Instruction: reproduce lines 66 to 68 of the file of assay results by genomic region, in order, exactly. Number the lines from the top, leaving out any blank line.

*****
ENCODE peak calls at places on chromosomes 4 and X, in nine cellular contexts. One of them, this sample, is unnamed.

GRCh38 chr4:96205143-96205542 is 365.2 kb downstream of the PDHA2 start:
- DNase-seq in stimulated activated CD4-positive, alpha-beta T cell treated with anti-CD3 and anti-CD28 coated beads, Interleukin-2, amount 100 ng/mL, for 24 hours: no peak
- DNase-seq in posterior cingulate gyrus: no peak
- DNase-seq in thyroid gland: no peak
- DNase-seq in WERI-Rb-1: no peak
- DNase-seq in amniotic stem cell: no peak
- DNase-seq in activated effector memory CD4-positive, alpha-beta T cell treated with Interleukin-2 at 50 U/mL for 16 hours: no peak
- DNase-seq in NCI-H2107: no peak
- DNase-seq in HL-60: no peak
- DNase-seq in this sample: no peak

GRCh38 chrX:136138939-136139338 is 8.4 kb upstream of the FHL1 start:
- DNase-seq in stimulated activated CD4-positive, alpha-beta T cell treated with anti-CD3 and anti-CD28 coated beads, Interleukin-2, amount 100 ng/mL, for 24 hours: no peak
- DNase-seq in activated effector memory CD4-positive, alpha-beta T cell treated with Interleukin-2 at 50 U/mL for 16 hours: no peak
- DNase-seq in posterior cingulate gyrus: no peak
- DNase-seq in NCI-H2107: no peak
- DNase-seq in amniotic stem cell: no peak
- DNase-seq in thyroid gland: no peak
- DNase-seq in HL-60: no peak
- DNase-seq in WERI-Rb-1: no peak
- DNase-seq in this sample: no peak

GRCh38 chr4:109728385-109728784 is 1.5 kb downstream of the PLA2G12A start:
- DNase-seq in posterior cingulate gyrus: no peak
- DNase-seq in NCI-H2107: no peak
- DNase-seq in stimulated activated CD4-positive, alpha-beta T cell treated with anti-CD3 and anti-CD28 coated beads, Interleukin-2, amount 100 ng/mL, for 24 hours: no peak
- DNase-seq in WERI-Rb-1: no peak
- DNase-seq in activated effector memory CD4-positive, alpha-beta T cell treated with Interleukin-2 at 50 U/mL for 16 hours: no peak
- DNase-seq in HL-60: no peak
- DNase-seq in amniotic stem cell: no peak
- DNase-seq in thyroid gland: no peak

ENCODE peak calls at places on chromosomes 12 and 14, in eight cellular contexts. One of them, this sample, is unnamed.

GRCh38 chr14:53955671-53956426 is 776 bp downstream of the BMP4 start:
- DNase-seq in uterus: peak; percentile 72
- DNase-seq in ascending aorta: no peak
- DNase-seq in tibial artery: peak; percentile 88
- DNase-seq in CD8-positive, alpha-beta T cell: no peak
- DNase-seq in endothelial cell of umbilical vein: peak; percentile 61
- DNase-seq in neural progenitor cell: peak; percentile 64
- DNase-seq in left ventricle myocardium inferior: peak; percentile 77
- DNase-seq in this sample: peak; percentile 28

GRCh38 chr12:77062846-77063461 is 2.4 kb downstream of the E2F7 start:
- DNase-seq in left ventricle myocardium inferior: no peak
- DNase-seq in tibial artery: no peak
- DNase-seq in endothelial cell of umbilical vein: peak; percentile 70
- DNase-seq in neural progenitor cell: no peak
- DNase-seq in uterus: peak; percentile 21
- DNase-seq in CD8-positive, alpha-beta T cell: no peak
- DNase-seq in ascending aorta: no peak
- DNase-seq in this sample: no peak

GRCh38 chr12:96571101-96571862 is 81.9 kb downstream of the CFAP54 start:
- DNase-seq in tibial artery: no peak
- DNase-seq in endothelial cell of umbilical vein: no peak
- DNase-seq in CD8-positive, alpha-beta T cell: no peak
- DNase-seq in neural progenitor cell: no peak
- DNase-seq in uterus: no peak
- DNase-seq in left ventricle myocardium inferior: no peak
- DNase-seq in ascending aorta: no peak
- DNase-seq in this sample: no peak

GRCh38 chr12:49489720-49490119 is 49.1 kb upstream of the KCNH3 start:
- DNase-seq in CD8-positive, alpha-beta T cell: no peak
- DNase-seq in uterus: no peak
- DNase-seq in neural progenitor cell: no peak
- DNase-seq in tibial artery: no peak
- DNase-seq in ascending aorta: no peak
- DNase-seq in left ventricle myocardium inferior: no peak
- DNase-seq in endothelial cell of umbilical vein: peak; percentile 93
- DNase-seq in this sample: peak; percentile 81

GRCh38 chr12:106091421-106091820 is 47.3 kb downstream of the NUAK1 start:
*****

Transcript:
- DNase-seq in endothelial cell of umbilical vein: peak; percentile 93
- DNase-seq in this sample: peak; percentile 81

GRCh38 chr12:106091421-106091820 is 47.3 kb downstream of the NUAK1 start: